“The college is in an exciting position, grounded in disciplinary and programmatic complexity, and ripe with possibilities and innovative ideas. Penn State and the College of Arts and Architecture are in a prime position to expand the public understanding of what we do and why this work is socially, culturally and educationally valuable.”

Carpenter previously held tenure-track faculty positions in art and art education at Texas A&M University, Virginia Commonwealth University, and Old Dominion University. He is a founding faculty member of the summer residency M.A.T./M.A. in Art and Design Education at Vermont College of Fine Arts, and spent a 2017–18 sabbatical as the Ida Ely Rubin Artist-in-Residence at the MIT Center for Art, Science and Technology and as artist and learner-in-residence at Easterly Parkway Elementary School in State College. In 2019, he served as a faculty mentor for the Summer Research Opportunities Program.

Carpenter’s research interests are in curriculum theory; professional development through art for preK-12 educators; public pedagogy and participatory art practices; critical art education studies; and the global water crisis as curriculum. His mixed-media assemblages, installations, and performance artworks aim to confront and disrupt social, historical, cultural and political constructs. He has authored, co-authored and edited more than 100 scholarly publications, and presented at national and international conferences, on art education, visual culture, and curriculum theory. Most recent co-edited books include “The Palgrave Handbook of Race and the Arts in Education” (Palgrave-Macmillan, 2018) and “Strategies of Engagement Through Contemporary Art: Professional Development in Museums for preK-12 Art Teachers” (National Art Education Association, 2018).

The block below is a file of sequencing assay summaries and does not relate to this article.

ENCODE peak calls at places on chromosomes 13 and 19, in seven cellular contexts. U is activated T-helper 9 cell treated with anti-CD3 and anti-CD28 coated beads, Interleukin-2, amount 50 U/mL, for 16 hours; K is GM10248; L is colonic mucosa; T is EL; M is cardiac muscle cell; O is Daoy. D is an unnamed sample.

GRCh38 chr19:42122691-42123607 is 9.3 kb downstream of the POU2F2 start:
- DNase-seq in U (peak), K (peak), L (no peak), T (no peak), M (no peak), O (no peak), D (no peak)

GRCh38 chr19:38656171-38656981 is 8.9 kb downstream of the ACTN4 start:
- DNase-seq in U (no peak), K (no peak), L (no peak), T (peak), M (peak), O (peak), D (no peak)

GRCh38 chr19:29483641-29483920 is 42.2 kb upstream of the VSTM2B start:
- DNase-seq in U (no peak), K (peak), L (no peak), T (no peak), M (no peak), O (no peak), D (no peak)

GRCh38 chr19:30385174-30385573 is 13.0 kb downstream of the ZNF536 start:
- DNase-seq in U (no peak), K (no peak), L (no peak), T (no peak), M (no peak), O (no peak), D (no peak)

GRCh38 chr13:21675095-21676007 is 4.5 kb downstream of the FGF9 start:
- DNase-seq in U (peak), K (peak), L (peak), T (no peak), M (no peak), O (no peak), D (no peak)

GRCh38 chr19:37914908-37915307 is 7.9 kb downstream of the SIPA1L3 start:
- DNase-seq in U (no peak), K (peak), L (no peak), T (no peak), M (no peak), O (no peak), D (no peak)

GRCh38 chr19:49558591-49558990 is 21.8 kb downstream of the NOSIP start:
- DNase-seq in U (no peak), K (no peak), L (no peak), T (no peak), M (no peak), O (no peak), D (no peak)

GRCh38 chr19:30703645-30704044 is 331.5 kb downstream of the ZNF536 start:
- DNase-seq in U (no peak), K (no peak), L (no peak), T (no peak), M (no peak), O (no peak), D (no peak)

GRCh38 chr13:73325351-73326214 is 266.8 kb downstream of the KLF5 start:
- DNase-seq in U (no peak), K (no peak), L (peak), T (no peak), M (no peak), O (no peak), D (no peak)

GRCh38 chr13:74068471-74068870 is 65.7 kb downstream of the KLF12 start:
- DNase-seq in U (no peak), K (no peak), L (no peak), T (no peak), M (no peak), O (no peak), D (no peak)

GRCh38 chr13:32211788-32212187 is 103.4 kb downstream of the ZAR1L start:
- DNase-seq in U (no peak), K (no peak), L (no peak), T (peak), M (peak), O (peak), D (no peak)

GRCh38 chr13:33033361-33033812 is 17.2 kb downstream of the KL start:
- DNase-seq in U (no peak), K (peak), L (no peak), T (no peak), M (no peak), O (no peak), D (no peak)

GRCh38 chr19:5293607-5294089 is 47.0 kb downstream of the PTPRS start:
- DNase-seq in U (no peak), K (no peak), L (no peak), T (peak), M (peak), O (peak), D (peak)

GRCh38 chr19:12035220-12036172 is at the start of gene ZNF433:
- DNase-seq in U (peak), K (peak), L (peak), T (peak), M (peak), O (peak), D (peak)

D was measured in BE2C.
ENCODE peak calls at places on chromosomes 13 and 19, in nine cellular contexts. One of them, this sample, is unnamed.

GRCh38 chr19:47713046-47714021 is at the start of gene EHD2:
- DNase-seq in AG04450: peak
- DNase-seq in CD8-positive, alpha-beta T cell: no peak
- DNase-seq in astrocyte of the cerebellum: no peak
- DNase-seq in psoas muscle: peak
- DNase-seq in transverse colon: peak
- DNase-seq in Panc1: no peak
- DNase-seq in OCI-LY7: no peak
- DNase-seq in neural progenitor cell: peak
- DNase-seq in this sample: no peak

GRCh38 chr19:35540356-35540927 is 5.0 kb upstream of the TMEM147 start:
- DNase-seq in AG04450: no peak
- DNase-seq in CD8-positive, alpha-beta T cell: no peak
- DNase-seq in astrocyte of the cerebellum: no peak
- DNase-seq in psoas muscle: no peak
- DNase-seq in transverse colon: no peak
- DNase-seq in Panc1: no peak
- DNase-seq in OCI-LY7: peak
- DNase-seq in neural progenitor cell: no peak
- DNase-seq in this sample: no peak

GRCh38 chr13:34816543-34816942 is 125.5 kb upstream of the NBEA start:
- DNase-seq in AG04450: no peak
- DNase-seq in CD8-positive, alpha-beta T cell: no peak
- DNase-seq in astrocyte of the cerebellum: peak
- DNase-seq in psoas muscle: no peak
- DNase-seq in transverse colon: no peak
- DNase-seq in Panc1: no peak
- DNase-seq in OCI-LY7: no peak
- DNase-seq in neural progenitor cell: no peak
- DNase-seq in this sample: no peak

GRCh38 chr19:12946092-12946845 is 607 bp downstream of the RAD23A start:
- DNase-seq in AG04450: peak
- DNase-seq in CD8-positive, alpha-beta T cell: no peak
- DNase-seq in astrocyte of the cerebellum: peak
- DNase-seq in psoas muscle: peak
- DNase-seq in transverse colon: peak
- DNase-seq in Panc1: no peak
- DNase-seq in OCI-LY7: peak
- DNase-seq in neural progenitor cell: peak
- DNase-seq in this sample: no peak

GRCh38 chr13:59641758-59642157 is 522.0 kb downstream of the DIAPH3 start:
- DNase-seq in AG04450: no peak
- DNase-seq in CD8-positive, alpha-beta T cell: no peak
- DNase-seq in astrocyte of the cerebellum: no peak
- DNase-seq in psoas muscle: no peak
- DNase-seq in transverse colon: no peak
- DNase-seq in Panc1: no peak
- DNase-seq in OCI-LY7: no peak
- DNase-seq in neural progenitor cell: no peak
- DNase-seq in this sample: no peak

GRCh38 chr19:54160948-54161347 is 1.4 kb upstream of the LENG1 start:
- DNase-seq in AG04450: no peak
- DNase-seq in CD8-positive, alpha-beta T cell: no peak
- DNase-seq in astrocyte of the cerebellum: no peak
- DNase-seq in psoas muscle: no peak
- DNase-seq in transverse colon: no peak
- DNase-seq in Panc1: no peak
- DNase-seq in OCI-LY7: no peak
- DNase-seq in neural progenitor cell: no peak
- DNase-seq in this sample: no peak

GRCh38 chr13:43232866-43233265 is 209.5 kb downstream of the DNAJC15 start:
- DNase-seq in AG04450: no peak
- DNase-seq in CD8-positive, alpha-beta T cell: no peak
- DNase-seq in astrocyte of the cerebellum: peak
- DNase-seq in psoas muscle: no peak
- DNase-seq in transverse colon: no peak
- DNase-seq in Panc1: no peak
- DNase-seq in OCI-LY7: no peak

Carpenter served on the editorial review boards of Decolonization: Indigeneity, Education & Society and the international editorial board of Curriculum Inquiry. He was senior editor of Studies in Art Education, 2017-19, and Art Education, 2004-06, and co-editor of the Journal of Curriculum and Pedagogy, 2010-13. He is a National Art Education Association (NAEA) Distinguished Fellow and a recipient of the NAEA’s Eugene Grigsby Jr. Award.

He received his bachelor of fine arts degree in visual art from Slippery Rock University in 1987, and master of education and doctoral degrees in art education from Penn State in 1989 and 1996, respectively.

“As a two-time alumnus, to be asked to return and to join the faculty and then to be selected to be interim director of SoVA was honor enough, to have my Alma Mater want me back,” said Carpenter. “But to be the dean of the college from which I graduated twice, it’s a great honor. This moment marks a defining point in the history of the college, a moment framed by renewed fiscal security and primed for change and growth, as indicated by new leadership in Art History, Theatre, Graphic Design, The Stuckeman School, and the Palmer Museum of Art, and soon in Landscape Architecture.

“I seek to gain a stronger understanding of the college from a different vantage point than I have held for the past eight years,” he added. “A top priority will be to meet with faculty, staff and students in the first year to identify the stories and strengths they are proud of and want to move forward. I am eager to build on these strengths, invest in areas of current and potential growth, and take a few chances, by doubling-down on how and why the arts matter.”

Last Updated December 10, 2019